Tuesday, March 16, 2010
The Big Question: The silent NFC South
By Pat Yasinskas
Why has the NFC South been so quiet in free agency?
The NFC South has been a virtual nonfactor in free agency. Aside from Atlanta adding cornerback Dunta Robinson, there hasn’t been another signing of a true unrestricted free agent in the division.
Dunta Robinson looks to be the division's only splashy free-agent signing this offseason.
Don’t look for that to change dramatically. First off there’s not much left in free agency. Even if there were, that wouldn’t change things. The NFC South’s silence is largely by design.
It may make for a boring time for fans, but the Falcons, Panthers and Buccaneers all like to say they’re committed to building through the draft. Now, we’re seeing them back it up.
The Bucs, 3-13 last year, have needs all over the place. But they’re not known for being big spenders and they pretty much have been sitting out of free agency. They keep pointing to the 10 draft picks they have accumulated and saying that’s how they’re going to build their team. Like it or not, that’s really what they’re doing.
Atlanta has become pretty transparent since general manager Thomas Dimitroff and coach Mike Smith took over. They’ll always tell you they believe in building through the draft and that’s what they’ve done. They’re good for one or two big moves in an offseason. In the past, that’s been signing Michael Turner and Mike Peterson and trading for Tony Gonzalez. Robinson was this year’s big splurge and there’s not likely to be another. The Falcons might plug a hole or two with some mid-level or low-level free agents, but they basically started turning their attention to the draft the minute Robinson signed his contract.
Carolina long has followed the philosophy of building through the draft, which is fine in most years. But the Panthers are full of needs and currently without a first-round pick. They’ve been known to step away from their plan from time to time. One year, they spent a fortune on cornerback Ken Lucas and offensive lineman Mike Wahle. Those guys contributed, but their huge salaries caused big problems in the locker room and neither stayed long. That was a painful lesson for the front office, but it’s only part of the reason the Panthers are so quiet this year. Perhaps more than any other owner, Carolina’s Jerry Richardson is worried about the labor uncertainty. He seems to have given his football people orders to trim salaries and it sure doesn’t look like he’s given them permission to re-invest that money.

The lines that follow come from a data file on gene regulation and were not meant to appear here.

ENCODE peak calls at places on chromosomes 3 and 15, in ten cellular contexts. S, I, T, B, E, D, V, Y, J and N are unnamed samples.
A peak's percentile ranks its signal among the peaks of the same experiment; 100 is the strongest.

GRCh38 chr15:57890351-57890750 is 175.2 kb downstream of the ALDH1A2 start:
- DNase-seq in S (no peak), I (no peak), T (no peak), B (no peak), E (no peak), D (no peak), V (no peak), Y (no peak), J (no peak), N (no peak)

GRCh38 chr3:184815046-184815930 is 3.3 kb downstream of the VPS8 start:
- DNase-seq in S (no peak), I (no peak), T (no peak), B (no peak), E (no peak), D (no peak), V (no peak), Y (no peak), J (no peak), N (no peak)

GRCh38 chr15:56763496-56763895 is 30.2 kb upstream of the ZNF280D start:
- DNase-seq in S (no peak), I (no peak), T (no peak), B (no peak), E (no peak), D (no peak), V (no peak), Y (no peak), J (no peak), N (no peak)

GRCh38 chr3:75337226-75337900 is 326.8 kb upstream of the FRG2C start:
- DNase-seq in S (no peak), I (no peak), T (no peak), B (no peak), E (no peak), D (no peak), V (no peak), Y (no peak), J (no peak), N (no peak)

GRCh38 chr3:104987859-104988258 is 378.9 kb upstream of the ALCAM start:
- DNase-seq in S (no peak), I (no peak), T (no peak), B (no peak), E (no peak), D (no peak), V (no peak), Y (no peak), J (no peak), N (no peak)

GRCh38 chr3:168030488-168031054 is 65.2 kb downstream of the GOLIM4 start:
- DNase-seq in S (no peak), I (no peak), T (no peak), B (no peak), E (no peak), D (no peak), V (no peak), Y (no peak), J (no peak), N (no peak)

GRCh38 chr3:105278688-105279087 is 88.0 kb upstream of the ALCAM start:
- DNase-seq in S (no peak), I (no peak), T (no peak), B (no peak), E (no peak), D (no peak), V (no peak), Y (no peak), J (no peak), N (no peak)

Then, there is the exceptional case of the Saints. They’ve been the division’s most aggressive team in free agency in recent years. But their hands are tied because of their Super Bowl victory. In this uncapped year, the final eight teams from last year are playing by a set of rules in which their ability to sign free agents is limited. The Saints can only sign an unrestricted free agent if they lose one. That eliminates a lot of possibilities, but the Saints aren’t sitting still. They’ve pursued some guys who have been cut by other teams, but that hasn’t resulted in much. The good news is the Saints are a team without many holes and they can use the draft to fill their needs.